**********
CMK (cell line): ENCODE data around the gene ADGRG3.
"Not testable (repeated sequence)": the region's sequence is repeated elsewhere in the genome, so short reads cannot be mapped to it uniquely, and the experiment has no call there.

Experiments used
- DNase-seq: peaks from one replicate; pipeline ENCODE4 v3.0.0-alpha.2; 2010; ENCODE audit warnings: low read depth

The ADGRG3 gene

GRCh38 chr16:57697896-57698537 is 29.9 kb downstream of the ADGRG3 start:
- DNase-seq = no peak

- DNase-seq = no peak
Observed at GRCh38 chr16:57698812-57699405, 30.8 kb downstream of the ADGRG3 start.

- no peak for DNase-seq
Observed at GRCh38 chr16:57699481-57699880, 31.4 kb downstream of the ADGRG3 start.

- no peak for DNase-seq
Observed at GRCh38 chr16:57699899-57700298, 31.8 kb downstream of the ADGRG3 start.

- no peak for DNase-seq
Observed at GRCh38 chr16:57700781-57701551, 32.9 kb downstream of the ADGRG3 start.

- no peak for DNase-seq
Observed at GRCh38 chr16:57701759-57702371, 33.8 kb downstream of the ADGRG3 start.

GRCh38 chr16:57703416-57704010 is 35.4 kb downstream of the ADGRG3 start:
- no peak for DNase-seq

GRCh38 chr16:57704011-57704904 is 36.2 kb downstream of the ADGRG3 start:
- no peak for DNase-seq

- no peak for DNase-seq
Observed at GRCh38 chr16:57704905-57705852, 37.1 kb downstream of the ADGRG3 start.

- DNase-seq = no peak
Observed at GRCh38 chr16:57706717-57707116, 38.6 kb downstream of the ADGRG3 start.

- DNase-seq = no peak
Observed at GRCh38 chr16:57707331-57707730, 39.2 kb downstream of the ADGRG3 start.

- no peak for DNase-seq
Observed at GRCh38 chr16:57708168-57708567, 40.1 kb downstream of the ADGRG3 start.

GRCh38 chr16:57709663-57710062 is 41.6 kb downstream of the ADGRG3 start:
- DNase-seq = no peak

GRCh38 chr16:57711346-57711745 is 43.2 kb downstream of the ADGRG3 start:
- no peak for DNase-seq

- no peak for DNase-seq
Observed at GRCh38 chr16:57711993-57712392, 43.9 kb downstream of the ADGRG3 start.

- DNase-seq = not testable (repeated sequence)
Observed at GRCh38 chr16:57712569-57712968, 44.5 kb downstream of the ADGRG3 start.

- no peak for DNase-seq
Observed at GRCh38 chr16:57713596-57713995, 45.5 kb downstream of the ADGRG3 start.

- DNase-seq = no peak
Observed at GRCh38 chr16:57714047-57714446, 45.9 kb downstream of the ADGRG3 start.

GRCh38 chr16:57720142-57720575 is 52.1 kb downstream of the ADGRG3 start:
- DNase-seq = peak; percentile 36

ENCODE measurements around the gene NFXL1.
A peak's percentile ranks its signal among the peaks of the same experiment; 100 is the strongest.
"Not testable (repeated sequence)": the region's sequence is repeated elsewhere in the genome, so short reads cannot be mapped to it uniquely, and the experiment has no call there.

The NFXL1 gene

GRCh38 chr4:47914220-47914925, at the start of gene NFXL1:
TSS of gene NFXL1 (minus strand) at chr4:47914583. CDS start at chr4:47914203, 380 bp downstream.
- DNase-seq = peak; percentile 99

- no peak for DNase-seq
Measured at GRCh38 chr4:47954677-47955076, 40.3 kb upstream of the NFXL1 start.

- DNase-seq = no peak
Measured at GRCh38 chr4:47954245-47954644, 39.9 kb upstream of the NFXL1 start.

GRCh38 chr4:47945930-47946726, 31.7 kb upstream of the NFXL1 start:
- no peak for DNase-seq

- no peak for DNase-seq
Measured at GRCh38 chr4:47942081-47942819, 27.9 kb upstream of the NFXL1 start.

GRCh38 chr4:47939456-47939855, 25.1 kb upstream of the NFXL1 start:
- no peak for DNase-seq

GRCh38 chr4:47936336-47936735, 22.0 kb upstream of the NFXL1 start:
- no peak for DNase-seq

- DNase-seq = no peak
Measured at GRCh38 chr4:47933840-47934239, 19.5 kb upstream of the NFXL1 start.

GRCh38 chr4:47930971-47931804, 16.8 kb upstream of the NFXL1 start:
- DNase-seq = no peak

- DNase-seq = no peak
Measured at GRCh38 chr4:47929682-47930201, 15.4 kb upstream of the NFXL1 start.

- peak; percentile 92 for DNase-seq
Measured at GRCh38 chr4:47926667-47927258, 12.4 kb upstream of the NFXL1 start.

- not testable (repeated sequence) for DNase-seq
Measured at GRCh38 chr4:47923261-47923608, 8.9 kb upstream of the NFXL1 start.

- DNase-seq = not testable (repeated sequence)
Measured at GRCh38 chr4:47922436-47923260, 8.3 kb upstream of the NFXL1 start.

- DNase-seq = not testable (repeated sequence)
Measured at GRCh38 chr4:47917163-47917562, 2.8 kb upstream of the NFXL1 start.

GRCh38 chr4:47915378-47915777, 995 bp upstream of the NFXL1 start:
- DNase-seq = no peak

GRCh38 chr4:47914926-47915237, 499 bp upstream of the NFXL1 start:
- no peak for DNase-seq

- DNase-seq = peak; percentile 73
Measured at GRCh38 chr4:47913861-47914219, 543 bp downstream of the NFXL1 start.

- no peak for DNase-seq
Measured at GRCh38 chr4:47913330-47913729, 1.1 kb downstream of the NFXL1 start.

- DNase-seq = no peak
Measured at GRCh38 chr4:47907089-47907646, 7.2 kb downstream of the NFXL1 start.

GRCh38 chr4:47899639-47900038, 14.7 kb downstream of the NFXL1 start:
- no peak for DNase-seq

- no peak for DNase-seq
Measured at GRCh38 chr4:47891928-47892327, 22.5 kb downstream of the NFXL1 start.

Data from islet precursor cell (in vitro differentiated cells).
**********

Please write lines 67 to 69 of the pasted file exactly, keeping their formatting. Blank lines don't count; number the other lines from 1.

- DNase-seq = no peak
Measured at GRCh38 chr4:47929682-47930201, 15.4 kb upstream of the NFXL1 start.

- peak; percentile 92 for DNase-seq